Dewar denies clash over Labour 'workfare' plan

Click to follow
The Independent Online

The Labour leadership attempted to close ranks yesterday behind Gordon Brown's "workfare" style plan for the young unemployed, as an internal party row refused to die down.

Donald Dewar, Labour's chief whip, and Mr Brown dismissed suggestions of a Shadow Cabinet bust-up over the way the plan was launched.

At a news conference 10 days ago, the shadow Chancellor outlined four choices for young people - in-work training, a green task force, voluntary work or full-time education - and said that, if they did not take up any of them, their benefit would be cut by up to pounds 17 a week.

The idea of benefit cuts is not Labour Party policy and had not been discussed beforehand, although Mr Brown's aides point to a phrase in the economic policy document approved by the Brighton party conference about the "obligations" of the unemployed to take the opportunities offered to them.

Mr Dewar yesterday rejected the suggestion that Mr Brown was "out of control", making up policy as he went along. "The idea of Gordon Brown out of control seems to me to be a very unreasonable and unlikely phrase for him," he said on the BBC's Breakfast With Frost programme.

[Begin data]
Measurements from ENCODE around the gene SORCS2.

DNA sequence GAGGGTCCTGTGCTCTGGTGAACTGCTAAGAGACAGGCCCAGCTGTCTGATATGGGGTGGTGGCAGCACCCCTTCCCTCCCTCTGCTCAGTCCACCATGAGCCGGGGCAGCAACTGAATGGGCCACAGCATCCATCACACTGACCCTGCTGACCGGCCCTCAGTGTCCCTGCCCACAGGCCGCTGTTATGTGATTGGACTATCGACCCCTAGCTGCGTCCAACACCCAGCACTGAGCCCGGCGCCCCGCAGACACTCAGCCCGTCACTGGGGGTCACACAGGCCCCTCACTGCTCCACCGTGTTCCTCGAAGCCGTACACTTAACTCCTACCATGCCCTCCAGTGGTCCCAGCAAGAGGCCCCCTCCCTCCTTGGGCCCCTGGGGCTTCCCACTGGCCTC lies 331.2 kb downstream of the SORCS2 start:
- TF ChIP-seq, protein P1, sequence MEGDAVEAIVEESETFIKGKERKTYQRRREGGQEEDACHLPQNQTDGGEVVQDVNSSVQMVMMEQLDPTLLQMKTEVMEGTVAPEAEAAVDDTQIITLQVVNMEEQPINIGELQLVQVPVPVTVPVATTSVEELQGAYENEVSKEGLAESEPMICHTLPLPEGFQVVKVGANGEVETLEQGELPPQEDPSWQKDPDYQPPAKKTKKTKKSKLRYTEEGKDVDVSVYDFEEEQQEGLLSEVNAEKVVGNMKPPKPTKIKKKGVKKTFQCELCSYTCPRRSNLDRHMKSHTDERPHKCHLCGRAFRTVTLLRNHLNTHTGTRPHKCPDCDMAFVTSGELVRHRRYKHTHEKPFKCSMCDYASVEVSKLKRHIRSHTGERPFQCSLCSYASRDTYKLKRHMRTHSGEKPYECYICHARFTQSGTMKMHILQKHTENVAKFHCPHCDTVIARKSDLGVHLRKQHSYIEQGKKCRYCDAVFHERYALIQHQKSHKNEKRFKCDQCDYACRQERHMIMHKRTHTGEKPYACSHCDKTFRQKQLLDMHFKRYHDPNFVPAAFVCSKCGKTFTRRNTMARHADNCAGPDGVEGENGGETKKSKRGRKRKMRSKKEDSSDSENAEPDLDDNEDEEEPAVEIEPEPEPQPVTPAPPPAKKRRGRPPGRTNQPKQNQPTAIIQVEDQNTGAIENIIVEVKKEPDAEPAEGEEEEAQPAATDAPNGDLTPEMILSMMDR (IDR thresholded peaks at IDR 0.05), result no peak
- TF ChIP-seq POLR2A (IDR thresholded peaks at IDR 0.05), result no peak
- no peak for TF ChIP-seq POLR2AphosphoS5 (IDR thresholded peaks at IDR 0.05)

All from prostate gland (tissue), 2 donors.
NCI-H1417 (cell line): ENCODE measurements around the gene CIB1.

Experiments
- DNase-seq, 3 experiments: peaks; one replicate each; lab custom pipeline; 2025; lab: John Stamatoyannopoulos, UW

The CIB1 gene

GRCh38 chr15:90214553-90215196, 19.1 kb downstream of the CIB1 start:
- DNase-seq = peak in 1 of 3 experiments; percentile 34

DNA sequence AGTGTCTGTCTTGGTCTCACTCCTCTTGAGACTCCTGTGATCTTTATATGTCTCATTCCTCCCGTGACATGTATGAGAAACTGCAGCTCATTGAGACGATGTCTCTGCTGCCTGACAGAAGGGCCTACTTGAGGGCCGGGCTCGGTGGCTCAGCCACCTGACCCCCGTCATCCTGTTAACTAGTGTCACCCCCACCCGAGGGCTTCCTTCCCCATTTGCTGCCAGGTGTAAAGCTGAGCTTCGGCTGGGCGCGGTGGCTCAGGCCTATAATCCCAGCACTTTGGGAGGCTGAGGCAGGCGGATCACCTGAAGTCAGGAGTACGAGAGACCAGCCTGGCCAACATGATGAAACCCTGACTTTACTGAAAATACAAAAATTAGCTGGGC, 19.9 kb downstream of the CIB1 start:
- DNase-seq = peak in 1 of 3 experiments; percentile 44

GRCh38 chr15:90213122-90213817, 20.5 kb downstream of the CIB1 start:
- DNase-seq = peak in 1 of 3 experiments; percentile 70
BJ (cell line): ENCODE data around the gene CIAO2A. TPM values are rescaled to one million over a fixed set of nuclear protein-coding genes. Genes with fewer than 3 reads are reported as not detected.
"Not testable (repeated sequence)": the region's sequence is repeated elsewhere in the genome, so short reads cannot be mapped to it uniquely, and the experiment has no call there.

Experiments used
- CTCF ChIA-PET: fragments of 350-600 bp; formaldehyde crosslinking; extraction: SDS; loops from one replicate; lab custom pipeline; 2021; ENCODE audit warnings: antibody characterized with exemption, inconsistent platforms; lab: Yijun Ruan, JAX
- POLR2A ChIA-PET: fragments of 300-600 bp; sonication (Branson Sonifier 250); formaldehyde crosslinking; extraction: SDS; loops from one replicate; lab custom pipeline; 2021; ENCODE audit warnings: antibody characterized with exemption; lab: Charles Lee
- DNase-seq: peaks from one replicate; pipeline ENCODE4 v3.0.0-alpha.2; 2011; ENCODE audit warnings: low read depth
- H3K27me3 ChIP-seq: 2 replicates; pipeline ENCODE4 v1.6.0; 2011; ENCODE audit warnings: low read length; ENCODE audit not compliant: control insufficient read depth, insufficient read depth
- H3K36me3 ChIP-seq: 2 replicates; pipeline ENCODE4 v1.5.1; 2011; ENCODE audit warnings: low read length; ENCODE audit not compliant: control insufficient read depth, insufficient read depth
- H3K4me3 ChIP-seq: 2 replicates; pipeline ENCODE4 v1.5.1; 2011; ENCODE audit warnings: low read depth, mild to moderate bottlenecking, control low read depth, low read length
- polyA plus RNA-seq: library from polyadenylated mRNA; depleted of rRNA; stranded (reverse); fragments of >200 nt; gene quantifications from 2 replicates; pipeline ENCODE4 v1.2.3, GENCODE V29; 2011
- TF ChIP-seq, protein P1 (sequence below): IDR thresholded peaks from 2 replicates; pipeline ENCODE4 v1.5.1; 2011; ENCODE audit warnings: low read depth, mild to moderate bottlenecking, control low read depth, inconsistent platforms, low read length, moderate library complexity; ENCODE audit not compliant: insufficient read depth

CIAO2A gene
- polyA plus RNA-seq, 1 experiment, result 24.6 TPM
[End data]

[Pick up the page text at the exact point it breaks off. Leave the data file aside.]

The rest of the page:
The essence of the conflict is the rivalry between Mr Brown and Robin Cook, Labour foreign affairs spokesman. But Mr Cook is also more liberal, and could be expected to oppose the element of compulsion in Mr Brown's plan.

However, other Shadow Cabinet members who might have been expected to share Mr Cook's reservations supported the plan in public. Last Thursday, Margaret Beckett, industry spokeswoman, and Michael Meacher, employment, welcomed it, saying that there has always been some compulsion in the welfare system. It is understood that Mr Brown's colleagues were more annoyed about the lack of consultation than the content of the plan.

A spokesman for Tony Blair, the Labour leader, said the Observer's account of last Tuesday's Shadow Cabinet meeting was a "travesty of what actually took place". Mr Brown described it as "absolute nonsense".